What is the Google Places API?
The Google Places API offers developers a simple yet powerful tool to retrieve information about various locations worldwide. The Google Places API accepts HTTP requests and returns either JSON or XML.
Examples of locations might include:
- Establishments, like businesses or government offices
- Geographic areas, defined by coordinates
- Points of interest, like buildings, parks, or memorials
The API can return data based on various searches. For instance, users can send search queries to retrieve specific locations based upon a search string or the current location. The API can also return details, reviews, and photos about places. In addition, the Google Places API can autocomplete queries posed in text strings.
Using the Google Places API requires an API key and a billing account. Google offers a generous bill credit each month of $200. Google says that works out to 28,500 free transactions. After customers exhaust the credit, the company will bill for transactions. Paid service tiers also include better support. The bill credit and community support make the data accessible for free to smaller users or developers. Google offers more support for paid users, but they may also give them budget-straining bills.
Developers often use the Google Maps API and Google Places API together, so it’s only natural to first compare these two Google mapping APIs.
Google Places API Vs Google Maps API
Since places appear on maps, many people naturally confuse these two Google API services. Think of Google Places as a layer over the maps to understand the difference. For instance, Google Maps offers driving directions, but Google Places serves up reviews and other details about specific places on the map.
Thus, Google Maps primarily serves maps and directions. In contrast, Google Places provides more specific information about places on the map and responds to queries. Developers might use both of these APIs but can’t replace one with the other.
16 Google Places Alternatives
Every development project comes with its requirements and budget. Thus, Google Maps might not provide the ideal solution for every application.
For instance, Google requires a billing account to use its API. The company offers a $200 credit each month, but once it’s gone, the company bills on a pay-as-you-go model. For instance:
- Google allows unlimited dynamic maps without charging.
- However, the company charges $7 for 1,000 transactions for the static street view maps and $14 for 1,000 transactions for dynamic street view maps.
Scaling up may rapidly exceed planned budgets for popular apps or large enterprises needing logistics. Many alternatives charge less, and some offer their services without any charges. In other cases, specialized data providers might provide information tailored to unique requirements. Also, some providers may have simpler or more flexible terms of services and licensing conditions, which might appeal to many organizations.
To help our readers decide if they should use this solution or find an alternative to Google Places API, we’ve hand-selected 16 top choices and ranked them by the number of followers they’ve earned on Stackshare as a measure of popularity.
1. Google Maps
Google Maps offers the most popular solution for creating custom maps and other map-data visualizations. Like Google Places, the Google Maps API operates under a freemium model, with $200 in monthly bill credits and pay-per-query after that. Also, Google provides high-quality, reliable data, with many local guides contributing to the company’s information.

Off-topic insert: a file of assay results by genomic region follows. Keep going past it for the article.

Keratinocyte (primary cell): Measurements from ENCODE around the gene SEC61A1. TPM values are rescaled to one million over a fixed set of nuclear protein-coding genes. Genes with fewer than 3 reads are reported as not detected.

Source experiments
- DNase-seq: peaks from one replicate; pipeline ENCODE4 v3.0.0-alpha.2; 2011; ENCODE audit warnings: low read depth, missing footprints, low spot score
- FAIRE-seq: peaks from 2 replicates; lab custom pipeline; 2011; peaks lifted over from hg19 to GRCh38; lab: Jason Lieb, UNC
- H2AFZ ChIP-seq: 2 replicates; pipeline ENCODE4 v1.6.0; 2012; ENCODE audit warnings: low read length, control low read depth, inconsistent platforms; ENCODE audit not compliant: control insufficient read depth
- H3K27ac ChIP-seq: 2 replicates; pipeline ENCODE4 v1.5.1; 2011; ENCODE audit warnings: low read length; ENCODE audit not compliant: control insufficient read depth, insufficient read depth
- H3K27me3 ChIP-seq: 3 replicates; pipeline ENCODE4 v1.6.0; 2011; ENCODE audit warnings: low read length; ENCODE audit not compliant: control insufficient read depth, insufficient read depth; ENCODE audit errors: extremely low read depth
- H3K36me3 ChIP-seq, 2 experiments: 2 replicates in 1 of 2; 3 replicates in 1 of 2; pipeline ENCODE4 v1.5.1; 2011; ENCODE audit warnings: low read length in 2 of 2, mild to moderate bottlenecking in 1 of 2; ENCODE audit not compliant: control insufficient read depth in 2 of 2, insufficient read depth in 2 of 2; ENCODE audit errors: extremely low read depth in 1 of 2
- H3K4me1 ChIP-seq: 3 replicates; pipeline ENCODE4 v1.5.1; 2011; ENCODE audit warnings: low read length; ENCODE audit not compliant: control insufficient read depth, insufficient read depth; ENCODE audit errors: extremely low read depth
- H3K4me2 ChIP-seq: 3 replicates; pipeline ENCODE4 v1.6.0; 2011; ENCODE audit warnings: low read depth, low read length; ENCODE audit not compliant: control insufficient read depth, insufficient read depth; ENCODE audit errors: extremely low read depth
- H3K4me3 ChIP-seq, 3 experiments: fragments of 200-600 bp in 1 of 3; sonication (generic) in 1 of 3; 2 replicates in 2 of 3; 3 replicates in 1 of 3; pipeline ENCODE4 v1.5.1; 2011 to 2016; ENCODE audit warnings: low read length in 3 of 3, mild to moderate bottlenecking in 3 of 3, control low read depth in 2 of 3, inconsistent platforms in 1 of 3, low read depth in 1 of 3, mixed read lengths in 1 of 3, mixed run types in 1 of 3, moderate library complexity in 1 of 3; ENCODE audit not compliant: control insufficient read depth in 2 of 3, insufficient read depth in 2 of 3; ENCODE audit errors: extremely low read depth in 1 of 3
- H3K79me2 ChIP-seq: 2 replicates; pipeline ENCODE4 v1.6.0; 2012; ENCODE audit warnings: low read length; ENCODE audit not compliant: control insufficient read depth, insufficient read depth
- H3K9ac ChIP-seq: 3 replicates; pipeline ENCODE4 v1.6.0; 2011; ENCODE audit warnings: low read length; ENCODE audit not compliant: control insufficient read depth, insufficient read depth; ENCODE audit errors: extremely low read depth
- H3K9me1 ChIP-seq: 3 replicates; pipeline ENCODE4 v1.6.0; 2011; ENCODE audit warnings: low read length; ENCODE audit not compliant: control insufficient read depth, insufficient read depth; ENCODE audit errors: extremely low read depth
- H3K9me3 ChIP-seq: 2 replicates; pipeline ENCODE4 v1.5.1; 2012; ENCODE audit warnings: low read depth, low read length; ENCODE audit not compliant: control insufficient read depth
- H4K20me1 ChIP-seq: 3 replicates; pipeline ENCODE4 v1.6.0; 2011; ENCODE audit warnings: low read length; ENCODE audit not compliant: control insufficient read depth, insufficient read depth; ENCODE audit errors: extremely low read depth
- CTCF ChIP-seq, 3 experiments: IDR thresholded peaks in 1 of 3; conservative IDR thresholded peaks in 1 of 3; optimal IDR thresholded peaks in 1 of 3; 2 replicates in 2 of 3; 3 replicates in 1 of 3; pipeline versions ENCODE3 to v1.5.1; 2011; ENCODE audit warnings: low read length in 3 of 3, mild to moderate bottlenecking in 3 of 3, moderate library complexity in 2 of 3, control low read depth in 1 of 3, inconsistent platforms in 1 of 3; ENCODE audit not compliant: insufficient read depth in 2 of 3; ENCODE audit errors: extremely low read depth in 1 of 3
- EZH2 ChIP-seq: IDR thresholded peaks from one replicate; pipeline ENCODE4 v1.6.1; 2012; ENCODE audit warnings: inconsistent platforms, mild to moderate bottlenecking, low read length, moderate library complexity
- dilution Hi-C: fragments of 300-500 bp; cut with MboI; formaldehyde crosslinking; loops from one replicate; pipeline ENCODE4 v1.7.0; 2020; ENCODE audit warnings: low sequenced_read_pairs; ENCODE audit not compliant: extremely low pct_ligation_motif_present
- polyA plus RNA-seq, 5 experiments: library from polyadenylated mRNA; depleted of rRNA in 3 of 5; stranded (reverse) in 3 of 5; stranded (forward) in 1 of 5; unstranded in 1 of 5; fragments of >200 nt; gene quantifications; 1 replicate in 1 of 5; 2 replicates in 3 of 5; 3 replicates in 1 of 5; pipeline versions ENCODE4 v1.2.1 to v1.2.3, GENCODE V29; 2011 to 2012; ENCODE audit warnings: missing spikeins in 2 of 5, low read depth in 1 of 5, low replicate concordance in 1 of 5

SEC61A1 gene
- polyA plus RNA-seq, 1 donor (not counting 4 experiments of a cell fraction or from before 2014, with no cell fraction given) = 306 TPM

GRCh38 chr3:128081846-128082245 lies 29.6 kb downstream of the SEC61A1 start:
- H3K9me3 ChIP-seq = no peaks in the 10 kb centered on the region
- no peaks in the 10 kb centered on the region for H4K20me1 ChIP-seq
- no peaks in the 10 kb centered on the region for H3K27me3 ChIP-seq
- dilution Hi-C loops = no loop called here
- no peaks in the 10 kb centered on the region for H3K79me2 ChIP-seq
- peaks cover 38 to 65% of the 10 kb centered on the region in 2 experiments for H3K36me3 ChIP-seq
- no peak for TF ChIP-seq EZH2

Google’s platform and billing model make Google Maps easy to scale, though it can get expensive. For instance, small businesses will probably not exceed their free credits, but larger companies can quickly pay for more resources if they need them.
Thanks to a large user community, the API offers plenty of plugins to extend its functionality, and many users also contribute to the Leaflet ecosystem. Data comes from OpenStreetMap.org, and some organizations that rely upon Leaflet include Data.gov, Pinterest, and NPR.
Based on Leaflet’s popularity, many developers consider this solution the best Google Places API alternative. For instance, more Stackshare companies and developers list Leaflet than Google Places in their stacks.
Because of its open-source nature, Leaflet doesn’t force users to stick to the same TOS that Google does. Also, some developers use both Leaflet and Google, though that action sacrifices some of the speed and efficiency of Leaflet in the application or website.
Also considered by many to stand out as the best Google Places API alternative, Mapbox offers a popular open-source mapping tool. For example, find Mapbox used on popular sites like Pinterest, Foursquare, and GitHub.
Mapbox can produce static maps, dynamic maps, and it offers a tiling service for data visualization. Cross-platform SDKs let developers create customized maps fast on various platforms. The Mapbox Studio provides a visual interface that allows designers to create their own maps, even using custom data.
Mapbox operates with a freemium model, with various usage levels for different services offered for free. It may require a license for redistributing maps.
The virtues of OpenStreetMap include the fact that it’s simple, free, and open-source. A global community provides and maintains information about streets, businesses, transportation, and points of interest. OpenStreetMap also provides the data that many other mapping APIs use.
Developers can use OpenStreetMap freely without cost or licenses, though the organization has terms and asks developers to credit it. Examples of notable users include Apple, FourSquare, and Flickr. Various OpenStreetMap frameworks offer tools for displaying static or dynamic maps, geocoding, navigation, etc.
Developers can use this API to display maps, markers, and vector data from sources that developers choose. Prominent users include Insoft, Flight Aware, OpenSeaMap, HostelJobs.net, and OpenHistoryMap.
ArcGIS offers a freemium service, with users paying after exceeding a specified number of uses. For instance, developers can use up to two million tile layers for free, and after that, they pay 15 cents per 1,000 additional layers. Examples of ArcGIS’ notable users include POLCO, Scarabee Aviation, and Jabar Digital Services.
Bing Maps API comes from a major search engine that’s smaller than Google but still considered a major competitor. Since Windows owns Bing, the API particularly supports Windows devices and applications. Bing recently released phone apps for iOS and Android, and the company also has both an Android and an iOS SDK.
In fact, PC Magazine praised the utility and accuracy of Bing Maps over Google Maps for several features. Features of Bing Maps include routing, logistics, spatial data, and logistics services. At the same time, Google Maps API offers better coverage for businesses or points of interest.